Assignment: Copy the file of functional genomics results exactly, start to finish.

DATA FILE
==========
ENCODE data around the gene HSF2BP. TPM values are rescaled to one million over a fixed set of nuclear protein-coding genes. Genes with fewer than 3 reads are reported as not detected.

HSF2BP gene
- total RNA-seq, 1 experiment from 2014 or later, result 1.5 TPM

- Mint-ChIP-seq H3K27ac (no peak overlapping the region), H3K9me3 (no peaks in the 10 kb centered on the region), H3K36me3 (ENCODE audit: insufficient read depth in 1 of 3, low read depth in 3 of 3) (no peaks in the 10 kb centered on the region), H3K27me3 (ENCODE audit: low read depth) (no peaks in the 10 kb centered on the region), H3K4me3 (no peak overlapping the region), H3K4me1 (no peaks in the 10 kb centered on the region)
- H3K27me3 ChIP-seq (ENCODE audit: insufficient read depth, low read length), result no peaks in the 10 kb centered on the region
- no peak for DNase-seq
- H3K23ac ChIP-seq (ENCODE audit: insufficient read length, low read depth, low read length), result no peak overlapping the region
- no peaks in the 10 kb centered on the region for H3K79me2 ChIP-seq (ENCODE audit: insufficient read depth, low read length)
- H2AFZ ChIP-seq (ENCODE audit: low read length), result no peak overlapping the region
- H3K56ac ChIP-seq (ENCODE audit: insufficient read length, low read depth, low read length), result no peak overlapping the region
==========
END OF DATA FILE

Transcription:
ENCODE data around the gene HSF2BP. TPM values are rescaled to one million over a fixed set of nuclear protein-coding genes. Genes with fewer than 3 reads are reported as not detected.

HSF2BP gene
- total RNA-seq, 1 experiment from 2014 or later, result 1.5 TPM

- Mint-ChIP-seq H3K27ac (no peak overlapping the region), H3K9me3 (no peaks in the 10 kb centered on the region), H3K36me3 (ENCODE audit: insufficient read depth in 1 of 3, low read depth in 3 of 3) (no peaks in the 10 kb centered on the region), H3K27me3 (ENCODE audit: low read depth) (no peaks in the 10 kb centered on the region), H3K4me3 (no peak overlapping the region), H3K4me1 (no peaks in the 10 kb centered on the region)
- H3K27me3 ChIP-seq (ENCODE audit: insufficient read depth, low read length), result no peaks in the 10 kb centered on the region
- no peak for DNase-seq
- H3K23ac ChIP-seq (ENCODE audit: insufficient read length, low read depth, low read length), result no peak overlapping the region
- no peaks in the 10 kb centered on the region for H3K79me2 ChIP-seq (ENCODE audit: insufficient read depth, low read length)
- H2AFZ ChIP-seq (ENCODE audit: low read length), result no peak overlapping the region
- H3K56ac ChIP-seq (ENCODE audit: insufficient read length, low read depth, low read length), result no peak overlapping the region